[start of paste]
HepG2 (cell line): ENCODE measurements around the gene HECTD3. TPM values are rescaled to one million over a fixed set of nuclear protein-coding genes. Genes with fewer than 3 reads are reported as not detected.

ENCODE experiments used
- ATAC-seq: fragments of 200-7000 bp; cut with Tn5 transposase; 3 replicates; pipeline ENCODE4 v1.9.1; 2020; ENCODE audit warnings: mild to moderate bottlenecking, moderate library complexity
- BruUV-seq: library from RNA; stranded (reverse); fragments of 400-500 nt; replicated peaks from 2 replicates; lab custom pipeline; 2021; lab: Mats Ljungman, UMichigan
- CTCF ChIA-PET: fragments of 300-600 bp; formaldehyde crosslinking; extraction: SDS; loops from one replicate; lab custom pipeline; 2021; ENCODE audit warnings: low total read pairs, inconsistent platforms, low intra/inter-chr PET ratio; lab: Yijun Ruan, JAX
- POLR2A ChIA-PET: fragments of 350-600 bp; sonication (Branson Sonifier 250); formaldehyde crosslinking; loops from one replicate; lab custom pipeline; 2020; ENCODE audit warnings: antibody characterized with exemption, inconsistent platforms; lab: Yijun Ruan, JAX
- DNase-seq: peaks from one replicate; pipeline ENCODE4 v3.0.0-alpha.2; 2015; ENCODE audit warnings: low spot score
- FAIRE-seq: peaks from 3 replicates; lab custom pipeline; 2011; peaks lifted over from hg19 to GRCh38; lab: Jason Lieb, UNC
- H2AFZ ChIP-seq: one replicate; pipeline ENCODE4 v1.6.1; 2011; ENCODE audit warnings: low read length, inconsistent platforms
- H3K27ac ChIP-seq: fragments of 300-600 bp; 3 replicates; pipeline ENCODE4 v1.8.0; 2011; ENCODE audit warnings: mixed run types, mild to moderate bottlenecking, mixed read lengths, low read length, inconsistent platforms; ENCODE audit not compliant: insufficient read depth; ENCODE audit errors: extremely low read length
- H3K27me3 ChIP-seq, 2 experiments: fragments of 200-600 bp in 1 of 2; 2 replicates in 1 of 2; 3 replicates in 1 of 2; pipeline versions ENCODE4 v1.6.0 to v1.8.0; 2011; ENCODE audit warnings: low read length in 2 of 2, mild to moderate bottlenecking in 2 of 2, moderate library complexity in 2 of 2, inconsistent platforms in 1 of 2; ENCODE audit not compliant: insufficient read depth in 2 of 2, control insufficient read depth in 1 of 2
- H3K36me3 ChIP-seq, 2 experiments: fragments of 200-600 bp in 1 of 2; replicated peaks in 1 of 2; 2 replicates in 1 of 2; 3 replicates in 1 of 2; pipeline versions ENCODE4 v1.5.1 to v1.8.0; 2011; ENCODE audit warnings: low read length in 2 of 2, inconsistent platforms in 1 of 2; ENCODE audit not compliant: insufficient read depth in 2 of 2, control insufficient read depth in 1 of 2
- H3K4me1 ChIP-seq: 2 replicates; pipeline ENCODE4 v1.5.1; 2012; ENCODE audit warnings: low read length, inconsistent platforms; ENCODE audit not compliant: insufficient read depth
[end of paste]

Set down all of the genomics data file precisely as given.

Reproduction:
HepG2 (cell line): ENCODE measurements around the gene HECTD3. TPM values are rescaled to one million over a fixed set of nuclear protein-coding genes. Genes with fewer than 3 reads are reported as not detected.

ENCODE experiments used
- ATAC-seq: fragments of 200-7000 bp; cut with Tn5 transposase; 3 replicates; pipeline ENCODE4 v1.9.1; 2020; ENCODE audit warnings: mild to moderate bottlenecking, moderate library complexity
- BruUV-seq: library from RNA; stranded (reverse); fragments of 400-500 nt; replicated peaks from 2 replicates; lab custom pipeline; 2021; lab: Mats Ljungman, UMichigan
- CTCF ChIA-PET: fragments of 300-600 bp; formaldehyde crosslinking; extraction: SDS; loops from one replicate; lab custom pipeline; 2021; ENCODE audit warnings: low total read pairs, inconsistent platforms, low intra/inter-chr PET ratio; lab: Yijun Ruan, JAX
- POLR2A ChIA-PET: fragments of 350-600 bp; sonication (Branson Sonifier 250); formaldehyde crosslinking; loops from one replicate; lab custom pipeline; 2020; ENCODE audit warnings: antibody characterized with exemption, inconsistent platforms; lab: Yijun Ruan, JAX
- DNase-seq: peaks from one replicate; pipeline ENCODE4 v3.0.0-alpha.2; 2015; ENCODE audit warnings: low spot score
- FAIRE-seq: peaks from 3 replicates; lab custom pipeline; 2011; peaks lifted over from hg19 to GRCh38; lab: Jason Lieb, UNC
- H2AFZ ChIP-seq: one replicate; pipeline ENCODE4 v1.6.1; 2011; ENCODE audit warnings: low read length, inconsistent platforms
- H3K27ac ChIP-seq: fragments of 300-600 bp; 3 replicates; pipeline ENCODE4 v1.8.0; 2011; ENCODE audit warnings: mixed run types, mild to moderate bottlenecking, mixed read lengths, low read length, inconsistent platforms; ENCODE audit not compliant: insufficient read depth; ENCODE audit errors: extremely low read length
- H3K27me3 ChIP-seq, 2 experiments: fragments of 200-600 bp in 1 of 2; 2 replicates in 1 of 2; 3 replicates in 1 of 2; pipeline versions ENCODE4 v1.6.0 to v1.8.0; 2011; ENCODE audit warnings: low read length in 2 of 2, mild to moderate bottlenecking in 2 of 2, moderate library complexity in 2 of 2, inconsistent platforms in 1 of 2; ENCODE audit not compliant: insufficient read depth in 2 of 2, control insufficient read depth in 1 of 2
- H3K36me3 ChIP-seq, 2 experiments: fragments of 200-600 bp in 1 of 2; replicated peaks in 1 of 2; 2 replicates in 1 of 2; 3 replicates in 1 of 2; pipeline versions ENCODE4 v1.5.1 to v1.8.0; 2011; ENCODE audit warnings: low read length in 2 of 2, inconsistent platforms in 1 of 2; ENCODE audit not compliant: insufficient read depth in 2 of 2, control insufficient read depth in 1 of 2
- H3K4me1 ChIP-seq: 2 replicates; pipeline ENCODE4 v1.5.1; 2012; ENCODE audit warnings: low read length, inconsistent platforms; ENCODE audit not compliant: insufficient read depth